KNOWLEDGE DEV → new PKM methodology

KNOWLEDGE DEV → new PKM methodology
This article is part of our new series on PKM frameworks and methods.

Today we experience the paradigm shift in PKM:

Skeuomorphic paradigmComputational paradigm

Skeuomorphism brings familiar real-world objects like notes, folders & stacks of papers into the digital world.

The new paradigm views knowledge differently: knowledge is fundamentally computable.

Meaning that knowledge can be represented as a set of formal structures & models.

These representations are flexible & fluid: you can seamlessly move between text, schema, chart, table, code, mindmap & so on...

Protocols & AI agents can utilize our knowledge as context in order to:

  • Enrich
  • Connect
  • Brainstorm
  • Discover
  • Challenge
  • Verify

and so on...

Many tools and apps already adopted this new paradigm. Yet PKM methods and frameworks are still clinging to a skeuomorphic analogous world.

The dominant language of the PKM community still revolves around fleeting noteszettelcastens, commonplace books, Cornell notes and other skeuomorphic concepts. Those concepts give us warm and fuzzy feeling. Yet they are holding us back.

The paradigm shift requires us to rethink the whole approach to PKM & develop new methods from the first principles.

KNOWLEDGE DEV is my attempt to do so.

Keep in mind that it's a work in progress. But it’s already quite useful.

I want to share with you an alternative PKM “alphabet”: a set of concepts & mental models → integrated into principles & use cases.

They will offer you a different perspective on how you develop, process, enrich, compress & update your knowledge.

Let's dive into it!



  1. Knowledge development = mapping the unknown space
  2. Your attention follows the flow
  3. Flow is never linear, it is guided by sense of direction
  4. Flow's geometry is shaped by attractors
  5. Flow computes multiple threads
  6. Constrains channel the flow & make it coherent
  7. Structures = set of constraints
  8. Filter is a specific type of constraint
  9. Part of the flow can be turned into a protocol
  10. Snapshots allow you to resume the game from where you left off

Now let's explore each of the concepts in detail.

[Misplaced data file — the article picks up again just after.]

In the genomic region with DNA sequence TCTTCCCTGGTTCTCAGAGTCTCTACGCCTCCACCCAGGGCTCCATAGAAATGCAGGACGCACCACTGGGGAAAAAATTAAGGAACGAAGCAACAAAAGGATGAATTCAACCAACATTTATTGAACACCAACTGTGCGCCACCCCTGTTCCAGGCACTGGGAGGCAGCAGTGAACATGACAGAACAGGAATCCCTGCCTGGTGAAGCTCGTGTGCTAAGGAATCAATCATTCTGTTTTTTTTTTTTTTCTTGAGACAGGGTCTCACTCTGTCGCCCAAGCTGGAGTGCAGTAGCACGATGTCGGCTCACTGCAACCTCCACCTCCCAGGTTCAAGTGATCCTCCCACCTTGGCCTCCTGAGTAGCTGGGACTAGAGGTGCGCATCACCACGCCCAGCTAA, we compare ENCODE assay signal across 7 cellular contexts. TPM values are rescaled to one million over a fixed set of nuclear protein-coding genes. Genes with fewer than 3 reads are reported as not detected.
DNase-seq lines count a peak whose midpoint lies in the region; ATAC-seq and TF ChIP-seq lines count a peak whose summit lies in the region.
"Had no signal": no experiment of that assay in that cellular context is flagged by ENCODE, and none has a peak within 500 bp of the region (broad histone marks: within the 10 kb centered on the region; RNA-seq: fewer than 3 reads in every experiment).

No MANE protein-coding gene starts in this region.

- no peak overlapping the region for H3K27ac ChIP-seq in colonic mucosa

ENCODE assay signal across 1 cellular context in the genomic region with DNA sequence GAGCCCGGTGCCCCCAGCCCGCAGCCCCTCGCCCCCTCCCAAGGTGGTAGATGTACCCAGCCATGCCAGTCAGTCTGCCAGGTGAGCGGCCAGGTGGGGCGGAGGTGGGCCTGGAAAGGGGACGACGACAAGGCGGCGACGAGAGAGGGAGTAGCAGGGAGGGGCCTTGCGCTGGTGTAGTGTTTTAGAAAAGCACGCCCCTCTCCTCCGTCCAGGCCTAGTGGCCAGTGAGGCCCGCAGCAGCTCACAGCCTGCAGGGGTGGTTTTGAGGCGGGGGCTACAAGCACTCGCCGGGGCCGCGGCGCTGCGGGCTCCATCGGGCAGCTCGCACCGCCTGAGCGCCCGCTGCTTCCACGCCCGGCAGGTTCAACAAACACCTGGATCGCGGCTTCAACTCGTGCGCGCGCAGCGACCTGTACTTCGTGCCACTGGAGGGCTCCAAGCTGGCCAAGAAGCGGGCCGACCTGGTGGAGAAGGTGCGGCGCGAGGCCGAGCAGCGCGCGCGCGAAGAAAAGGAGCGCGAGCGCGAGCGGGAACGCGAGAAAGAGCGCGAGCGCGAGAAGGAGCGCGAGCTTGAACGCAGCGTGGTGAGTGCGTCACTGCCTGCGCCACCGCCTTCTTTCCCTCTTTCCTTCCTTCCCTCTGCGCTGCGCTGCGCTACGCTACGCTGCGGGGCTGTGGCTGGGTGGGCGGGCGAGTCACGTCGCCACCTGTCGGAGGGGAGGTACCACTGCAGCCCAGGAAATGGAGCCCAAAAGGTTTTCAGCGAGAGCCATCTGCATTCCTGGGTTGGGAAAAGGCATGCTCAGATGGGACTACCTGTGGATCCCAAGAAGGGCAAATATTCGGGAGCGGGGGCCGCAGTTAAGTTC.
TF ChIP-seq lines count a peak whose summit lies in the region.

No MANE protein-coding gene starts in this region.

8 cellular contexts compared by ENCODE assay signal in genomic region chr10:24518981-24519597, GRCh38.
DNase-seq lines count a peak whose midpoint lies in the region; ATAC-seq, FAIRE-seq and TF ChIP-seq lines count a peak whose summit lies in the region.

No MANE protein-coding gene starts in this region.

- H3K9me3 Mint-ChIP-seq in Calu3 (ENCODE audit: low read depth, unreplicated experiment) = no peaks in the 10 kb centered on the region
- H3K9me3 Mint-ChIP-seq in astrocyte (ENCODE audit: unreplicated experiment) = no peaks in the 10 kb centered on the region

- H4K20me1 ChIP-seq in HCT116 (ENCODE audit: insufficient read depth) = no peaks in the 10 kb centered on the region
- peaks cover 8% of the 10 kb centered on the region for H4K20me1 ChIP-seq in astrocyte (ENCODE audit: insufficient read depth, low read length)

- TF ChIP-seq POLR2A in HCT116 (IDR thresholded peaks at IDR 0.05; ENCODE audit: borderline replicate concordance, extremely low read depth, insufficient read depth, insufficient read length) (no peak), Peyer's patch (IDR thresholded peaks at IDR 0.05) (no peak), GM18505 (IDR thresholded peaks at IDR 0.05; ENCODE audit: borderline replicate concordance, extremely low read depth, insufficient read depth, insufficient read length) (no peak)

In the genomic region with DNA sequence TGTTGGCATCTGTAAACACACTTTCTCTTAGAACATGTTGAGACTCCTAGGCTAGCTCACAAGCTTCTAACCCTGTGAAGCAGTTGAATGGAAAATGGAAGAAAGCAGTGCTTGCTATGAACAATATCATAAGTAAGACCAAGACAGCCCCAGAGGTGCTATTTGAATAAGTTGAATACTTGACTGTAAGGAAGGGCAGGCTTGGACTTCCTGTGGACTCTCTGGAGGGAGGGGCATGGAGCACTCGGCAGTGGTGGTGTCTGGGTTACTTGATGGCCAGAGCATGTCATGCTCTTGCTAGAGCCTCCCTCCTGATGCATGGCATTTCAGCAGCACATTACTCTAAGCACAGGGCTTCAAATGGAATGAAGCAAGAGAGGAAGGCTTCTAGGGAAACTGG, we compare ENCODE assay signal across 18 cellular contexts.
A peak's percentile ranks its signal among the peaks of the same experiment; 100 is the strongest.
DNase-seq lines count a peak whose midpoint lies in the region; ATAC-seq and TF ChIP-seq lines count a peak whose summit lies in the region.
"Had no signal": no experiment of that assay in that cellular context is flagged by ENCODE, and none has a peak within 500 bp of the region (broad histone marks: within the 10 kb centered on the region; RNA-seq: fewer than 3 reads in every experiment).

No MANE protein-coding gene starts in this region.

• KNOWLEDGE DEVELOPMENT = exploration of unknown space.
  • Think of explored/unexplored map in a computer game as a metaphor.
Heroes of Might and Magic 3 Unofficial HD Patch Download
Heroes of Might and Magic 3 MAP
  • Space exploration = mapping the unknown.
  • You can get a rough map of what you are exploring beforehand.


  • Your path through the map is your flow.
  • Flow is never linear.
  • Flow guides your attention.
  • It provides continuity of states/mental moments & coherence.

Sense of direction

  • Sense of direction guides your flow.
  • Sense of direction is an ability to orient in space (even in an unfamiliar one). 
    • Ability to know our approximate location.
    • The internal compass that helps us find the way around.
  • Exploring the map we rely heavily on a sense of direction.


  • Attractor warps the geometry of the space of exploration.
  • Flow reflects this geometry.
  • Think of 2 activities: MAKING THE CASE vs. EXPLORATORY RESEARCH.
  • MAKING THE CASE activity produces a point attractor.
  • Space warps towards a single point.
Single-point attractor
  • EXPLORATORY RESEARCH space is less stable.
  • Curiosity paired with a sense of direction can create more complex attractors.
Complex attractor
  • Attractors are influenced by your natural tendencies & skills.
  • Goals & objectives can be viewed as attractors too.
  • Sometimes when you experience a problem with PKM practice, you need to influence attractors, not the flow.


  • Projects, domains, areas, ideas, concepts, cases can be represented as threads.
  • Flow computes multiple threads.
  • Threads [if synchronized] compound.
  • For example: when I try to make sense of major geopolitical development, I compute:
    • History of the 20th century
    • Geopolitical scaffolding/ontology
    • META: This method (I apply it → get feedback → make adjustments)
  • You never work on a single project (thread)!
  • AI can help you to compute part of the thread.